Firefox Zero-Day Flaw To Expose Tor Users
Firefox Zero-Day Flaw To Expose Tor Users

The Hackers are sprightly abusing a zero-day vulnerability in Firefox simply to unmask the Tor Browser users, similar to what the FBI exploited during an inquiry of a child pornography website.

Firefox Zero-Day Flaw To Expose Tor Users

The Zero Day vulnerabilities are the most dangerous program or service that you can have. This type of vulnerabilities consist of failures that are not known to the manufacturer, but they themselves are held by attackers who can use them for spurious purposes. And it is even more serious when it is in what is supposedly the safer anonymity network “Tor”.

The Onion Router is an anonymity software which provides a safe heaven to the human rights activists, journalists, government officials. But, along with all this, it is also a place where drugs, assassins for hire, child pornography, and other illegal activities have allegedly been traded.

The exploit was made public on the Tor blog on recently in order to be remedied as soon possible by Mozilla developers. The publication stated that ‘we are facing an exploit of JavaScript and is being used at this moment against the Tor Browser’. The fact that been made public is the vulnerability makes it even more dangerous until Mozilla launch a solution since now is available to any potential attacker.

Like many exploits, it takes advantage of a memory corruption that can inject malicious code to be used on computers running Windows. The exploit is virtually identical to one used by the FBI in 2013 for Deanonize users who visited a page of pedophilia, which ran on pages hosted by a service called Freedom Hosting. In fact, the code is virtually the same, except few changes only in small parts, according to the user who has actually discovered.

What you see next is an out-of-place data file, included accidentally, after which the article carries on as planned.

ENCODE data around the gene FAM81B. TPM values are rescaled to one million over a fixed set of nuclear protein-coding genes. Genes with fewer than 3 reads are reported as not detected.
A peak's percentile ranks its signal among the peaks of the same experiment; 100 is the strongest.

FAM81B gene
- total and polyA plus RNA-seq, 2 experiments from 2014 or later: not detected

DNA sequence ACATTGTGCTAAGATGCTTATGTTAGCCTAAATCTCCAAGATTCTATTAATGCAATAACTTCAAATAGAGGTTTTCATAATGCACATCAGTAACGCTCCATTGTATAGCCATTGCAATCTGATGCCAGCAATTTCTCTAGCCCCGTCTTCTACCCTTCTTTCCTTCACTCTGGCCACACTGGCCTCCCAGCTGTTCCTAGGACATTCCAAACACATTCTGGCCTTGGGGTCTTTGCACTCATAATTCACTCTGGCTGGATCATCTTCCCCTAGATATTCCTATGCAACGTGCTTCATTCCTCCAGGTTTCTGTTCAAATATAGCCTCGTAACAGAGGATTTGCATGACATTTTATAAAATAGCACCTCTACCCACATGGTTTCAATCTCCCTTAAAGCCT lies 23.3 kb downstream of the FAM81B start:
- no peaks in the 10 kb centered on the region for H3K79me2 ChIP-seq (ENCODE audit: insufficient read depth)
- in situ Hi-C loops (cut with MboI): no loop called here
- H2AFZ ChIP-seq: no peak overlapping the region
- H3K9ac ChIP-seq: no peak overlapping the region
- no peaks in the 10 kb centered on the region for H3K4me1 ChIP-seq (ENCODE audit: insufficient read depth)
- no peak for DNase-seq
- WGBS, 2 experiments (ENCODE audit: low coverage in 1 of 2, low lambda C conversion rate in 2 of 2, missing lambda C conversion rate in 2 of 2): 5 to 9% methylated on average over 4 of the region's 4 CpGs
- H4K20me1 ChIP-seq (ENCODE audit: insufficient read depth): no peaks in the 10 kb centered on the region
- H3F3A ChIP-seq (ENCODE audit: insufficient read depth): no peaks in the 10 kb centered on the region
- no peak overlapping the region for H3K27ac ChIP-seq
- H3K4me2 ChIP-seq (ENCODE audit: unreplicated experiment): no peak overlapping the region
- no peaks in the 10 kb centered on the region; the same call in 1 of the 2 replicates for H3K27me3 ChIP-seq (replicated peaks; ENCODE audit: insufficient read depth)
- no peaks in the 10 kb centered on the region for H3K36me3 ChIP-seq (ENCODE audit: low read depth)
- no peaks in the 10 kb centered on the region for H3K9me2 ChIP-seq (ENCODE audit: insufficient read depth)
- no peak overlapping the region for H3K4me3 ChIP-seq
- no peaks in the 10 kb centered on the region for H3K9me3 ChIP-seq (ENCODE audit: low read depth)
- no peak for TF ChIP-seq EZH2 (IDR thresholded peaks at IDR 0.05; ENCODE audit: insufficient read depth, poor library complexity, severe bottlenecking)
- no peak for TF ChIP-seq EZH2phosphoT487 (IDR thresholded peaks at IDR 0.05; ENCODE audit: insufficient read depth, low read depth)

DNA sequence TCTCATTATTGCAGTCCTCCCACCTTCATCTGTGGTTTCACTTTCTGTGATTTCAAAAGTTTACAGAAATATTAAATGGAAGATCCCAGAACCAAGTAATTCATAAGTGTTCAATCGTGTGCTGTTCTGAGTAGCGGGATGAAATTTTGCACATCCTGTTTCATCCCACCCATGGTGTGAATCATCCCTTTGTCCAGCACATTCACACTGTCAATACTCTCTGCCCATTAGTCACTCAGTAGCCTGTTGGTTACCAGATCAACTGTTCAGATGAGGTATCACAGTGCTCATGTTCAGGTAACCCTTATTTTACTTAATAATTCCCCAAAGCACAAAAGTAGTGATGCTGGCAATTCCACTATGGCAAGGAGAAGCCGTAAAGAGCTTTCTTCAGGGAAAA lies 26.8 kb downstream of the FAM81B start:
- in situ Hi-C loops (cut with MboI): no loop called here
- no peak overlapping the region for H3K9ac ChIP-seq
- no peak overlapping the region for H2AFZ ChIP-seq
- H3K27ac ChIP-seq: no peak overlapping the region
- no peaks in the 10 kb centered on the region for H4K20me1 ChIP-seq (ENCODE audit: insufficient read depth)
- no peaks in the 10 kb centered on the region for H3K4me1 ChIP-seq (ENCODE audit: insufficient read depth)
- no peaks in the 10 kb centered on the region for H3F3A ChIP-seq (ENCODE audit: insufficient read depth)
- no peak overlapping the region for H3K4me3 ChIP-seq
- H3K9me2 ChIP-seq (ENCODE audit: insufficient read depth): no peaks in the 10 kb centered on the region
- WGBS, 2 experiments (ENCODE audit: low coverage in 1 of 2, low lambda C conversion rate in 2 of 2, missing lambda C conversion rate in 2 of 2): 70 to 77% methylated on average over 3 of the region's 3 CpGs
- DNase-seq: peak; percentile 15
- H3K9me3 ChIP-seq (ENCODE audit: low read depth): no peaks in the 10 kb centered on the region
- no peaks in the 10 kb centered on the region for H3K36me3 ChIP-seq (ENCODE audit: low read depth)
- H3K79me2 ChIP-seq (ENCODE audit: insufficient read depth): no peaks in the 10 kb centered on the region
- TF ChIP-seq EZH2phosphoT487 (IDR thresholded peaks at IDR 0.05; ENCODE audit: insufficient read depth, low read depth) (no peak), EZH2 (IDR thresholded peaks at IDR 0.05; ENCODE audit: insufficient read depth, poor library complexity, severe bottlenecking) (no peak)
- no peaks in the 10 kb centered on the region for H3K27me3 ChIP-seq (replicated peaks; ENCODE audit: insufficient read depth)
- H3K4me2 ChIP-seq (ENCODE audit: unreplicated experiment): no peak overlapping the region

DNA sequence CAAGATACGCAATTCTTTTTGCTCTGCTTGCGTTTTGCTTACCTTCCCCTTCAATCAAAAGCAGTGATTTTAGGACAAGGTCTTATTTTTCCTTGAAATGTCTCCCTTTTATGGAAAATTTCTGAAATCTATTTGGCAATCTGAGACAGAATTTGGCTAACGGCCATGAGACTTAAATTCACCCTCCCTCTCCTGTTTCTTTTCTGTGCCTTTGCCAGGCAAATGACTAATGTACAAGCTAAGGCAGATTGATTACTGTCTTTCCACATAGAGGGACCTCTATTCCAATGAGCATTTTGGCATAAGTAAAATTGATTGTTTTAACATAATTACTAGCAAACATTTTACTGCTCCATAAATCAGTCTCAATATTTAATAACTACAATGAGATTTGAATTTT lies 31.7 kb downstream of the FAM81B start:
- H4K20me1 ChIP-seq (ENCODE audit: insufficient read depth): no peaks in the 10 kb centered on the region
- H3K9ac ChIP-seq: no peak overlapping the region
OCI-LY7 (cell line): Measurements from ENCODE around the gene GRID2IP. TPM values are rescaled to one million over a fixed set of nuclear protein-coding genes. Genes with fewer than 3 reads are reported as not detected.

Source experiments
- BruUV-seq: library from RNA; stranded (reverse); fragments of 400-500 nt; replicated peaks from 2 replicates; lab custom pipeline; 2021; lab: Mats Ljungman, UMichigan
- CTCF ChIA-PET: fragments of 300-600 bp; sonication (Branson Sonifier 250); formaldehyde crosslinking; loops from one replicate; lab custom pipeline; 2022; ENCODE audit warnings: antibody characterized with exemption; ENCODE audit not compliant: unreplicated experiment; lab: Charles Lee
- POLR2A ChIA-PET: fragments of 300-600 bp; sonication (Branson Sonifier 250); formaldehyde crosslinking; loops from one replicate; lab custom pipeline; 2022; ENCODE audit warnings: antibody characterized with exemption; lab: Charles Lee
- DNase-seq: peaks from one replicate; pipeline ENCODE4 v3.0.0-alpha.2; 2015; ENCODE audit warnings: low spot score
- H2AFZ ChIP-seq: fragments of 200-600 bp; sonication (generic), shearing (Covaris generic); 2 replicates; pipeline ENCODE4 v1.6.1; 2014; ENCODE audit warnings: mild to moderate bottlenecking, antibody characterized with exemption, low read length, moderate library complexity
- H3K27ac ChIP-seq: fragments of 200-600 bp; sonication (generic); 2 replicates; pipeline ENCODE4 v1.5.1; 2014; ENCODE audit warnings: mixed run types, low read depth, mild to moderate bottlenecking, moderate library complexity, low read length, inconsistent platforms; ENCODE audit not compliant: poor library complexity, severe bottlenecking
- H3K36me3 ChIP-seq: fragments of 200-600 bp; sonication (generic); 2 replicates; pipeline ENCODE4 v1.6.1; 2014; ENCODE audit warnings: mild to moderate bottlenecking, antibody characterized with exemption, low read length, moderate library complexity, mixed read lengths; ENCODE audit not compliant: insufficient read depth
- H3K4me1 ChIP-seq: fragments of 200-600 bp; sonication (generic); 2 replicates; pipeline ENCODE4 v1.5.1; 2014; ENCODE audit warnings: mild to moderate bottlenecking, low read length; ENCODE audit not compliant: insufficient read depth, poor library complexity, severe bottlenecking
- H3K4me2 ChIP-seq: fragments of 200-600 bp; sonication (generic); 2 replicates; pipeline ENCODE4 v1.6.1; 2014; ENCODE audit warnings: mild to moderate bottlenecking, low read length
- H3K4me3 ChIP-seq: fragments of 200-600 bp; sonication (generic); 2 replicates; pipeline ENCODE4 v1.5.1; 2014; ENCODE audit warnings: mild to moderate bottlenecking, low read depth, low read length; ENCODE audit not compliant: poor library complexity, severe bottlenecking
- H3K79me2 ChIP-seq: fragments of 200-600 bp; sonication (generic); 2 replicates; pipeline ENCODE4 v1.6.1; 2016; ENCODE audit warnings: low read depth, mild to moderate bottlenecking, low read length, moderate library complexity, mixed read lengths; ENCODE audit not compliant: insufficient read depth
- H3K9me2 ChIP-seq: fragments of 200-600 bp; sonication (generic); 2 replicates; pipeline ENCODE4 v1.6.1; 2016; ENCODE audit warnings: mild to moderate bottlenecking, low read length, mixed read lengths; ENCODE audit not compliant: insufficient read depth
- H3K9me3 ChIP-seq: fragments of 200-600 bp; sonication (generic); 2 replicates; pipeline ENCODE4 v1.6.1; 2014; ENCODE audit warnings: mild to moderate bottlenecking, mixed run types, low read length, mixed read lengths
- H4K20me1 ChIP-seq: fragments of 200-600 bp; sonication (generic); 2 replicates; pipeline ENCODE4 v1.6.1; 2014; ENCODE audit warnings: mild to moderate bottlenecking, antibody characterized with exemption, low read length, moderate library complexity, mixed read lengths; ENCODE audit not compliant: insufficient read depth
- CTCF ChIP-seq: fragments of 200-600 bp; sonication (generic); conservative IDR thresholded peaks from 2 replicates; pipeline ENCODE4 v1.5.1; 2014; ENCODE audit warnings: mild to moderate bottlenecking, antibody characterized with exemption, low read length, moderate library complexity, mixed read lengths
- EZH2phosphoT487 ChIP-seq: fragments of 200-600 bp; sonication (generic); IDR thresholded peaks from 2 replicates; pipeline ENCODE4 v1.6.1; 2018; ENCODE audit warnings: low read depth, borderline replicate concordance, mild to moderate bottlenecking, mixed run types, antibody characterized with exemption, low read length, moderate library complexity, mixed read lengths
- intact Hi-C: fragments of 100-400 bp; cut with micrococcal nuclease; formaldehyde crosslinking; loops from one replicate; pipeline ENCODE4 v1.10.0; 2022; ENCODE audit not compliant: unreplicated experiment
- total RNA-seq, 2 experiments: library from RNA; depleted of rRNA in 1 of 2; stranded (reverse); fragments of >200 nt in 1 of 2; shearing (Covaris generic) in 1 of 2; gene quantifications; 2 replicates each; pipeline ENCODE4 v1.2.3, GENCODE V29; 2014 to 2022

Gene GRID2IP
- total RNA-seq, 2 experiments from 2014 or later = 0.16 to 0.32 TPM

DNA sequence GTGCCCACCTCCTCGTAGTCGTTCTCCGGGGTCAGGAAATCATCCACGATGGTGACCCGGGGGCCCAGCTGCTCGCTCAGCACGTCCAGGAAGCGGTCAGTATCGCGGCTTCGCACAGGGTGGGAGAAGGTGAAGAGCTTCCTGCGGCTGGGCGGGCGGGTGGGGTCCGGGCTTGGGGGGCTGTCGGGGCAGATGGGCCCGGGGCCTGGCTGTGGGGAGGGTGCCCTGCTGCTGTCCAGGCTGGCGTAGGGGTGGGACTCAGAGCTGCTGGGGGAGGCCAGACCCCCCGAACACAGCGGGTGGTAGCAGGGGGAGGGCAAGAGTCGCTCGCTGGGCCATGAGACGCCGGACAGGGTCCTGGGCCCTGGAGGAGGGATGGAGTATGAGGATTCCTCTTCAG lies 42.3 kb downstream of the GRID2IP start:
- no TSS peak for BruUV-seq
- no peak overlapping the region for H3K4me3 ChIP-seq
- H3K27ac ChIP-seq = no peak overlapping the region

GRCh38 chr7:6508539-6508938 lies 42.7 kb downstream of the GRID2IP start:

Specifically, when the vulnerability is executed in Firefox or the Tor browser with JavaScript enabled in Windows, it simply takes advantage of memory corruption and calls the kernel32.dll file in Windows system, allowing execute malicious code remotely on Microsoft’s operating system.

The data of users who were infected were sent to a server whose IP is 5.39.27.226, it is a hosted remote server in a virtual machine on OVH, french hosting service through port 80. The server is no longer responding at the time of writing.

The Tor Project lead, Roger Dingledine said that “So it sounds like the immediate next step is that Mozilla finishes their patch for it then…a quick Tor Browser update and somewhere in there people will look at the bug and see whether they think it really does apply to Tor Browser”.

The vulnerability affects all Windows users who have versions of Firefox ranging from 41 to 50. That’s why it also affected the Tor browser, which currently operates under a version of 45 (Firefox 45.5.0esr). Therefore, users must use another browser, for now, until the Mozilla fixes this bug, or at least disable JavaScript in Firefox on all pages and avoid using Tor until this solution is implemented.



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